Section 496(4), (5), (6), (7) and (8) of the Corporations Act 2001 (Cth) is ‘Duty of Liquidator Where Company Turns Out to Be Insolvent’ and is extracted below.
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Section 496(4), (5), (6), (7) and (8) of the Corporations Act 2001 (Cth) is Duty of Liquidator Where Company Turns Out to Be Insolvent and reads as follows:
Duty of Liquidator Where Company Turns Out to Be Insolvent
(4) The liquidator must lay before the meeting a statement of the assets and liabilities of the company and the notice convening the meeting must draw the attention of the creditors to the right conferred upon them by subsection (5).
(5) The creditors may, at the meeting convened under subsection (1), appoint some other person to be liquidator for the purpose of winding up the affairs and distributing the property of the company instead of the liquidator appointed by the company.
(6) If the creditors appoint some other person under subsection (5), the winding up must thereafter proceed as if the winding up were a creditors’ voluntary winding up.
(7) The liquidator or, if another person is appointed by the creditors to be liquidator, the person so appointed must, within 7 days after a meeting has been held pursuant to subsection (1), lodge a notice in the prescribed form.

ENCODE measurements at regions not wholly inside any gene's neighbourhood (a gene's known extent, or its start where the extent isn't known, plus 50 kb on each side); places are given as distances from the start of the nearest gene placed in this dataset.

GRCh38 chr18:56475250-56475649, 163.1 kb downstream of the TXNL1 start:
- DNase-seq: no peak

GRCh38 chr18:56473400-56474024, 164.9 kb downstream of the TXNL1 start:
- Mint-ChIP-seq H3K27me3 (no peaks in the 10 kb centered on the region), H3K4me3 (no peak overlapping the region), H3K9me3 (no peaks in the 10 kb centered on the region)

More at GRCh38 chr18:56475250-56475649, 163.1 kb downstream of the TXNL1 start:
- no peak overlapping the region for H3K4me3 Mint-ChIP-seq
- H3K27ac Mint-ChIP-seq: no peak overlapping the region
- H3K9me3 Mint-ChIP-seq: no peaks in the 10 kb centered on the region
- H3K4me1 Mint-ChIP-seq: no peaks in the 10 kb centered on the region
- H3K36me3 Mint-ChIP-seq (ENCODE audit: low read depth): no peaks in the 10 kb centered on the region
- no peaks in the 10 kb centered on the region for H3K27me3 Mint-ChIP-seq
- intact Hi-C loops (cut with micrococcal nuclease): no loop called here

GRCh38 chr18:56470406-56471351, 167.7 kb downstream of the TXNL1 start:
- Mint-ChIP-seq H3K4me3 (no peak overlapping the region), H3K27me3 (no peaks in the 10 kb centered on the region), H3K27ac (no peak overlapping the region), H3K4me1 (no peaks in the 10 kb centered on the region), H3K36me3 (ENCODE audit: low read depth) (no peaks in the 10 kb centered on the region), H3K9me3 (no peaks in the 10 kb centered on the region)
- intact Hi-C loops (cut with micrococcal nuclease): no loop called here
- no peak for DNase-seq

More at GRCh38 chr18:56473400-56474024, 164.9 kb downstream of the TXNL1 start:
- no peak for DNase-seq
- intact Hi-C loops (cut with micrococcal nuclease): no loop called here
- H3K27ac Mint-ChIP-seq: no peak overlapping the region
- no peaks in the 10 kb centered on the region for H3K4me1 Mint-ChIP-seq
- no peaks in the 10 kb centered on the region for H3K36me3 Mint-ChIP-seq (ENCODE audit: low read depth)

(8) After the meeting the winding up must proceed as if it were a creditors’ voluntary winding up.
The maximum penalty for the offence of Duty of Liquidator Where Company Turns Out to Be Insolvent is:
20 penalty units (a Commonwealth penalty unit is currently $210).
However, it should be kept in mind that maximum penalties are reserved for the most serious cases.
Your legal team will be able to advise you of the essential elements the prosecution would need to prove in order to establish the offence, whether those elements are capable of being established in your particular situation, the most effective and efficient way forward and the likely outcome.
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Where issues are found, our lawyers will write to the prosecution asking to have the charges dropped on this basis – often sparing our clients the considerable time and expense associated with defended hearings.
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